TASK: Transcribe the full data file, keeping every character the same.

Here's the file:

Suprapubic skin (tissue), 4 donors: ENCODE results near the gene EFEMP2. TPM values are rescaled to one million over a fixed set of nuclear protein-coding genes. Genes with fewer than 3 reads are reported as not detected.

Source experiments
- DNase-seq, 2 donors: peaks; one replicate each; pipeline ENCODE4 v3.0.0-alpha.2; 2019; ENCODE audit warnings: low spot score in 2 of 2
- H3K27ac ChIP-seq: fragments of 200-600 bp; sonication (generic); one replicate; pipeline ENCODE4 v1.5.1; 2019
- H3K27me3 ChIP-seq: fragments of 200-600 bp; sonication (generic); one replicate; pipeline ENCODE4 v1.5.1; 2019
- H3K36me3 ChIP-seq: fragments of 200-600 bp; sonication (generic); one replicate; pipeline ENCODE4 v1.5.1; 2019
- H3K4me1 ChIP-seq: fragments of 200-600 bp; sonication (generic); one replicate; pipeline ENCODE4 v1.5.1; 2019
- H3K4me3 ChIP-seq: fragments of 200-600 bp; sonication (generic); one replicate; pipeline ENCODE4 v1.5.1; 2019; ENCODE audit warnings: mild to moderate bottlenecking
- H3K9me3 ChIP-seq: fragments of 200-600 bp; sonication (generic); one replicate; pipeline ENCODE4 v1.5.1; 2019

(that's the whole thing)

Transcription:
Suprapubic skin (tissue), 4 donors: ENCODE results near the gene EFEMP2. TPM values are rescaled to one million over a fixed set of nuclear protein-coding genes. Genes with fewer than 3 reads are reported as not detected.

Source experiments
- DNase-seq, 2 donors: peaks; one replicate each; pipeline ENCODE4 v3.0.0-alpha.2; 2019; ENCODE audit warnings: low spot score in 2 of 2
- H3K27ac ChIP-seq: fragments of 200-600 bp; sonication (generic); one replicate; pipeline ENCODE4 v1.5.1; 2019
- H3K27me3 ChIP-seq: fragments of 200-600 bp; sonication (generic); one replicate; pipeline ENCODE4 v1.5.1; 2019
- H3K36me3 ChIP-seq: fragments of 200-600 bp; sonication (generic); one replicate; pipeline ENCODE4 v1.5.1; 2019
- H3K4me1 ChIP-seq: fragments of 200-600 bp; sonication (generic); one replicate; pipeline ENCODE4 v1.5.1; 2019
- H3K4me3 ChIP-seq: fragments of 200-600 bp; sonication (generic); one replicate; pipeline ENCODE4 v1.5.1; 2019; ENCODE audit warnings: mild to moderate bottlenecking
- H3K9me3 ChIP-seq: fragments of 200-600 bp; sonication (generic); one replicate; pipeline ENCODE4 v1.5.1; 2019